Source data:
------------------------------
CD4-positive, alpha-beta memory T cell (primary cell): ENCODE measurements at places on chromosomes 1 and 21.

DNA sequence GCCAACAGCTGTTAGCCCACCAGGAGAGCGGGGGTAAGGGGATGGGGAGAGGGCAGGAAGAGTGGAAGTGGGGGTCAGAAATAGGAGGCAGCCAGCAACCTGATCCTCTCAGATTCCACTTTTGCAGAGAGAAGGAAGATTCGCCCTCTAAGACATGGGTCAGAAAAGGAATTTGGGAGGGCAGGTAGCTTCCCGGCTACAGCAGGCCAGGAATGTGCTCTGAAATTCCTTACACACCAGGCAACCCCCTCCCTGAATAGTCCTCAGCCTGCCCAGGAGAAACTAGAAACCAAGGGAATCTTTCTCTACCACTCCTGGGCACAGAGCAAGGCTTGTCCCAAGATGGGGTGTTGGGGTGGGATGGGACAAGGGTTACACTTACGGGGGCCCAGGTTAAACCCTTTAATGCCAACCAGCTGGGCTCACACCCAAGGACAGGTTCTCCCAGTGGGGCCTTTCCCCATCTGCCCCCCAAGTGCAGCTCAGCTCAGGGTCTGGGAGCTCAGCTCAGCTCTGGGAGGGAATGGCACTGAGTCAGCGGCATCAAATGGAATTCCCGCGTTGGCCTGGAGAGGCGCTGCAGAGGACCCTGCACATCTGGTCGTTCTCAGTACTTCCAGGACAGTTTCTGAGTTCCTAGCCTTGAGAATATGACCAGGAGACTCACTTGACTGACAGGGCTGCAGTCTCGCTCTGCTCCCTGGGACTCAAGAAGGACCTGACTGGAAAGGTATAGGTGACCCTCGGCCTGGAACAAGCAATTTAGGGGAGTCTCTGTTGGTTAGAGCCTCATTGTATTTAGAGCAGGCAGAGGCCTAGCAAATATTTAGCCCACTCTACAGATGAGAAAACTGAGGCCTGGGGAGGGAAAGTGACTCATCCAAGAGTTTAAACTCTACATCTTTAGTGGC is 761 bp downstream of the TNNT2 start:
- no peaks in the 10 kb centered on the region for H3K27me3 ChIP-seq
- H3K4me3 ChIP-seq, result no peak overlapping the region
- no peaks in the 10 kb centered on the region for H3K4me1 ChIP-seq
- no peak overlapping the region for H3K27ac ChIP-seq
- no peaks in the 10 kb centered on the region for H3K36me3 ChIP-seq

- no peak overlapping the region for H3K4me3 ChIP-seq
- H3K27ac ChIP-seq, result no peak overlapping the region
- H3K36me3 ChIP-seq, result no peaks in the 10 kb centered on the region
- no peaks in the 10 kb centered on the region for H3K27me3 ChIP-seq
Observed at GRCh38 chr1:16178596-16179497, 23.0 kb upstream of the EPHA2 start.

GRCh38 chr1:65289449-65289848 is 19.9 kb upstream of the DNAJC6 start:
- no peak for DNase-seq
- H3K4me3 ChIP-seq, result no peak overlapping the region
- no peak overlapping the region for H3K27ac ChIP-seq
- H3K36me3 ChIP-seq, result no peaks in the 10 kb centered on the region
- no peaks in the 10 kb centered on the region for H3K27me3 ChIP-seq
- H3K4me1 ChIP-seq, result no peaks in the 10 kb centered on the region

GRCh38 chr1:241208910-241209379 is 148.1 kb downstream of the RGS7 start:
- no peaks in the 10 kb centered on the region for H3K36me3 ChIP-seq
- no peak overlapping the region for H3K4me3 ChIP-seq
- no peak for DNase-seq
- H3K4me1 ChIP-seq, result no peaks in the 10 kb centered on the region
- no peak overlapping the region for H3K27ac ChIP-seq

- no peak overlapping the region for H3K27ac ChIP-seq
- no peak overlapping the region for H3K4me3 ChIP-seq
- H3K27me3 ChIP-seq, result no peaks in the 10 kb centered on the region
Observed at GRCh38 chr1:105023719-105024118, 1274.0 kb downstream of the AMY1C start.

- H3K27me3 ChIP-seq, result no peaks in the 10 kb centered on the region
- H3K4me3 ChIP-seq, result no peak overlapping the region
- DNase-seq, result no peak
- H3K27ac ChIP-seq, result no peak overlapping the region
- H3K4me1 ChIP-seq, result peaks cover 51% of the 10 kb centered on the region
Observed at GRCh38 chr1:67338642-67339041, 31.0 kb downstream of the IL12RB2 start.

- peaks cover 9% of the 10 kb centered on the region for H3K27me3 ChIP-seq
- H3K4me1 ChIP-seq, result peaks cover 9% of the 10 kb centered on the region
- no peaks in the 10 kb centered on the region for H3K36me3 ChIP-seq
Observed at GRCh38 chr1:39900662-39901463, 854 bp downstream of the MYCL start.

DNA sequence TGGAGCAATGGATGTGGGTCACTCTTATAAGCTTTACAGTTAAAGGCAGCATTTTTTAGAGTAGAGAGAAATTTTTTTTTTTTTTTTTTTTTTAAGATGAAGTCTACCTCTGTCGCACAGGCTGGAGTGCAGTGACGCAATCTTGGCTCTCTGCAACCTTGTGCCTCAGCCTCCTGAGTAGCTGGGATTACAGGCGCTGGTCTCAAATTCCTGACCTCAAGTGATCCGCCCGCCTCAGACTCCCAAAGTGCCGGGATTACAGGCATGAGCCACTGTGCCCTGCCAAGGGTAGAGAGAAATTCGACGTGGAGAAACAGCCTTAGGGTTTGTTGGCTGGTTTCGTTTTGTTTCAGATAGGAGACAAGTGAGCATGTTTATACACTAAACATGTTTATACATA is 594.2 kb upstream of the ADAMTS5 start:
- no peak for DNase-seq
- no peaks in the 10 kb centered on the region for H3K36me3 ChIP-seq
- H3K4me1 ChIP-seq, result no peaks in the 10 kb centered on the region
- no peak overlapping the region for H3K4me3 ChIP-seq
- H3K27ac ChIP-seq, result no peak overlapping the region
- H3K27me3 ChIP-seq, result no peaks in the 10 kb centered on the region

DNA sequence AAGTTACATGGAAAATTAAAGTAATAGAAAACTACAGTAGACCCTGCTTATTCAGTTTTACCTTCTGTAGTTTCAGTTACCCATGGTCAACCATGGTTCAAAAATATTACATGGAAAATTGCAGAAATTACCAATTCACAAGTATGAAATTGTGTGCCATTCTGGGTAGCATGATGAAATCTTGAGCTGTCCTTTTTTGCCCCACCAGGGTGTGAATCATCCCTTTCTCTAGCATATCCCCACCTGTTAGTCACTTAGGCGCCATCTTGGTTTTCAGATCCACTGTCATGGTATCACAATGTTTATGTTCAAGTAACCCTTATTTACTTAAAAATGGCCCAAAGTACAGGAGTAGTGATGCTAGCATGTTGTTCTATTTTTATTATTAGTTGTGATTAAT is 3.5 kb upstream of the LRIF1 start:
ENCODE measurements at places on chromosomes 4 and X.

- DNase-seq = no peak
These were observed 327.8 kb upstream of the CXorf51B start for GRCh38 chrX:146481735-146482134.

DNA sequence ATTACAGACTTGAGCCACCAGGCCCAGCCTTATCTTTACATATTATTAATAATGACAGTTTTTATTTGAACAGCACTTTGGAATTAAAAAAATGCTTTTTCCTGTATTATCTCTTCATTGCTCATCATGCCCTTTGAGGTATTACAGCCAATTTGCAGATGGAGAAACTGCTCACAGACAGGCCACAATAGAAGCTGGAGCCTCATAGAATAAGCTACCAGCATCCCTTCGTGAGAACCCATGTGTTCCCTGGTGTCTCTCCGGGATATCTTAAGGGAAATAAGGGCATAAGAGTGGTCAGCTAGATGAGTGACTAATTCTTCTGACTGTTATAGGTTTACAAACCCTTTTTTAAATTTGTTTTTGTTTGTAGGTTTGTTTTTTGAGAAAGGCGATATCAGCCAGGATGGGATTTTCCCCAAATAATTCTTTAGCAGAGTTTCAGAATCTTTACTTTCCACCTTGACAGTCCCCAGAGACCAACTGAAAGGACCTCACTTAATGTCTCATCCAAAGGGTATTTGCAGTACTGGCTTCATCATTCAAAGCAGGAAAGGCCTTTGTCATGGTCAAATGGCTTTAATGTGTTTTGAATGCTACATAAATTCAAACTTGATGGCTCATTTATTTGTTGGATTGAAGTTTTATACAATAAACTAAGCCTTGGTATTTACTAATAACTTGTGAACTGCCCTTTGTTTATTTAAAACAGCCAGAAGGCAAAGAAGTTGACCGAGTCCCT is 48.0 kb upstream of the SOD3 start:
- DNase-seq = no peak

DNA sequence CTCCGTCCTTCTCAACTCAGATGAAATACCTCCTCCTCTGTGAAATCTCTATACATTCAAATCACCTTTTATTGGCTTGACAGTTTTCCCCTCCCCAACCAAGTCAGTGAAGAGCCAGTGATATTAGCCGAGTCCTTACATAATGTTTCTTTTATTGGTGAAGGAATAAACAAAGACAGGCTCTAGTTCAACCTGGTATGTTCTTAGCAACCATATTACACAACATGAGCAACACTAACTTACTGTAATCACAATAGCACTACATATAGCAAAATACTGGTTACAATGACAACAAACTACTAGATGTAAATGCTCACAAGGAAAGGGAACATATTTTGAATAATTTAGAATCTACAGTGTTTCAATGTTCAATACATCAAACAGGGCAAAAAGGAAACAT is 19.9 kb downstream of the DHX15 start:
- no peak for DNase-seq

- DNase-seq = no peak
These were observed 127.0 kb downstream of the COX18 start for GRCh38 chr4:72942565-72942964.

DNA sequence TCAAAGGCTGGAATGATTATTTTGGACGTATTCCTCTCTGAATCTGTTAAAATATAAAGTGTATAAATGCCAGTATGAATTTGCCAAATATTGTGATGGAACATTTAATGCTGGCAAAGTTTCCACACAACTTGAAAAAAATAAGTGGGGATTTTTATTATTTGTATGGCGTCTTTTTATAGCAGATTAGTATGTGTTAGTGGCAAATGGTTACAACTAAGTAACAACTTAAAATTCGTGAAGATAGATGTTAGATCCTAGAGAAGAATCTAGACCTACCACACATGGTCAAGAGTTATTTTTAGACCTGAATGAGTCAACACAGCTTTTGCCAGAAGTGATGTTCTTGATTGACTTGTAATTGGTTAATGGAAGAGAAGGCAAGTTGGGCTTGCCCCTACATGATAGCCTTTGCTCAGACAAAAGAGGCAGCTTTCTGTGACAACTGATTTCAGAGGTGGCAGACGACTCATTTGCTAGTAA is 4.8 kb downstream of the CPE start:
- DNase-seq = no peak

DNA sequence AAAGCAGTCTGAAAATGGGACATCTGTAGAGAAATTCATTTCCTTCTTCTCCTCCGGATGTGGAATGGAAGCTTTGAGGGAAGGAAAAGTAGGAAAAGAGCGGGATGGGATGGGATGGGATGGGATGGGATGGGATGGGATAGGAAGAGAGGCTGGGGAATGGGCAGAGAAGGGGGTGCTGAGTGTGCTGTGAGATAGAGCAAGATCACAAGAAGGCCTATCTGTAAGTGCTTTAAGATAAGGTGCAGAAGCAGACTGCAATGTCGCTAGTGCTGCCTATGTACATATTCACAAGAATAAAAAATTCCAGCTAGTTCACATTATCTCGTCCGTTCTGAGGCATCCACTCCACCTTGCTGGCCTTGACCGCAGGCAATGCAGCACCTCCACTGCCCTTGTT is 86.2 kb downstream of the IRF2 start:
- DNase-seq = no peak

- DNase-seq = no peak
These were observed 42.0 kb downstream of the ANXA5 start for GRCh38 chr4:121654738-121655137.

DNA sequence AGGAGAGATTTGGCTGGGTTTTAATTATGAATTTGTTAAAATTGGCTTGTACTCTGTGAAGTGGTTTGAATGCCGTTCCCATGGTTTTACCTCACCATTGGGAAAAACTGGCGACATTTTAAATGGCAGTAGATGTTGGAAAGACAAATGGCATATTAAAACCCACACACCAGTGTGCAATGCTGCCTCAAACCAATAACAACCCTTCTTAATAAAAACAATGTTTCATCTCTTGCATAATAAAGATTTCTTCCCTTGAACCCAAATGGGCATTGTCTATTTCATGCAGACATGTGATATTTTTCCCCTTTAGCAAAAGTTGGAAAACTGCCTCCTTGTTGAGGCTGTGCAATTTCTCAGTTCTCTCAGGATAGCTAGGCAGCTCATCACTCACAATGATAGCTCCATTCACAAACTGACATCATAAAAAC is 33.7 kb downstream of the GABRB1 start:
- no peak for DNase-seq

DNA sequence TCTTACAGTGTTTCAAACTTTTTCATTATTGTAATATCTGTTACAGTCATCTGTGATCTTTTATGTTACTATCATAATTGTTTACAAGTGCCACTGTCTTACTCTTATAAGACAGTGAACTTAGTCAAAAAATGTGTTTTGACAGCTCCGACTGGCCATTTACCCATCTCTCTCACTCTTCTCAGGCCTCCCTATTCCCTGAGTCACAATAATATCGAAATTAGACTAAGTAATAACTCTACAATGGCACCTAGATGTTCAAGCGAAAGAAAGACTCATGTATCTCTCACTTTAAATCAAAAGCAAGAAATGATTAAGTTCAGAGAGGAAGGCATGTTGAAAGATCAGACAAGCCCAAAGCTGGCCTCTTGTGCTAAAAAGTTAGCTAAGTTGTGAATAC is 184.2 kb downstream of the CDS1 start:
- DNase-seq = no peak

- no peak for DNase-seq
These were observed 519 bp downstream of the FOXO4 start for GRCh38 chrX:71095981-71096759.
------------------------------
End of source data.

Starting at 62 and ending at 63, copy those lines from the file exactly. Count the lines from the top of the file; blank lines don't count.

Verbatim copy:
These were observed 42.0 kb downstream of the ANXA5 start for GRCh38 chr4:121654738-121655137.

DNA sequence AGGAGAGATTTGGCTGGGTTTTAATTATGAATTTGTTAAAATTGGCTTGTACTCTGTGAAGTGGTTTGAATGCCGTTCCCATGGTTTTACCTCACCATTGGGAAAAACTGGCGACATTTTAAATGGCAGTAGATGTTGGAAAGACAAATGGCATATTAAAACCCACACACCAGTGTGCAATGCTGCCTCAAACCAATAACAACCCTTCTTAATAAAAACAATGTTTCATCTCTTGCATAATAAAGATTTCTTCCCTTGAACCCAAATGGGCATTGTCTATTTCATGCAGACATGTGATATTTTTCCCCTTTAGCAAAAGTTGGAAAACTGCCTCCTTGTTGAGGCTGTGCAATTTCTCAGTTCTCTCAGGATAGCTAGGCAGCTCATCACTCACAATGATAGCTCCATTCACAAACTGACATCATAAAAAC is 33.7 kb downstream of the GABRB1 start: